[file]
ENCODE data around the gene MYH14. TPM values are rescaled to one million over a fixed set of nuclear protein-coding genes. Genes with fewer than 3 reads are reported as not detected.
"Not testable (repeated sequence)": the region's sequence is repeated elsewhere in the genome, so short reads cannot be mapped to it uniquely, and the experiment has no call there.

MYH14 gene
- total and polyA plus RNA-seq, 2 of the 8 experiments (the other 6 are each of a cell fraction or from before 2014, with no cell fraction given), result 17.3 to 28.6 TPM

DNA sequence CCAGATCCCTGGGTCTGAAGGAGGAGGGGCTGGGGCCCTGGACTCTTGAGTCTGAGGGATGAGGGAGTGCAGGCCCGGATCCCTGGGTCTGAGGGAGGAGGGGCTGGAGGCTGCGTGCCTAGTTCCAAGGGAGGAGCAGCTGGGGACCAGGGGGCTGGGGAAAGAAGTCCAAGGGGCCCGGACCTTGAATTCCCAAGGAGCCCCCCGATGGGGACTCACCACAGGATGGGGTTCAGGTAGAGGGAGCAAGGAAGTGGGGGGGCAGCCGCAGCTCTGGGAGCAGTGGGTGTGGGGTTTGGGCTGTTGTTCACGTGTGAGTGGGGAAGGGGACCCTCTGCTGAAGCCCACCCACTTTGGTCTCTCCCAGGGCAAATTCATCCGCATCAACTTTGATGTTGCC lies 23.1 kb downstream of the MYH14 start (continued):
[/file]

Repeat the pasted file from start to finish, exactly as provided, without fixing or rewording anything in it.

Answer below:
ENCODE data around the gene MYH14. TPM values are rescaled to one million over a fixed set of nuclear protein-coding genes. Genes with fewer than 3 reads are reported as not detected.
"Not testable (repeated sequence)": the region's sequence is repeated elsewhere in the genome, so short reads cannot be mapped to it uniquely, and the experiment has no call there.

MYH14 gene
- total and polyA plus RNA-seq, 2 of the 8 experiments (the other 6 are each of a cell fraction or from before 2014, with no cell fraction given), result 17.3 to 28.6 TPM

DNA sequence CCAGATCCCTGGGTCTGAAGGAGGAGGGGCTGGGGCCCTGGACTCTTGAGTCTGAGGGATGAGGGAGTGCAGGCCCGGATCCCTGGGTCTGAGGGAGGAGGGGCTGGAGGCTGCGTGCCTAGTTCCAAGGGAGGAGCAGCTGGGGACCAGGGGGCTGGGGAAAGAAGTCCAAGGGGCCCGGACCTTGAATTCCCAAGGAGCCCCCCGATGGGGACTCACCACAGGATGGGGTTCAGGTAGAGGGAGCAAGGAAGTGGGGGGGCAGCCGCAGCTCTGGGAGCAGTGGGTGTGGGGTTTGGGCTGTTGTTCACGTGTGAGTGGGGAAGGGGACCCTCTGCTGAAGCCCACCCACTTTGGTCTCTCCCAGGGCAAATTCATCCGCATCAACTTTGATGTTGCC lies 23.1 kb downstream of the MYH14 start (continued):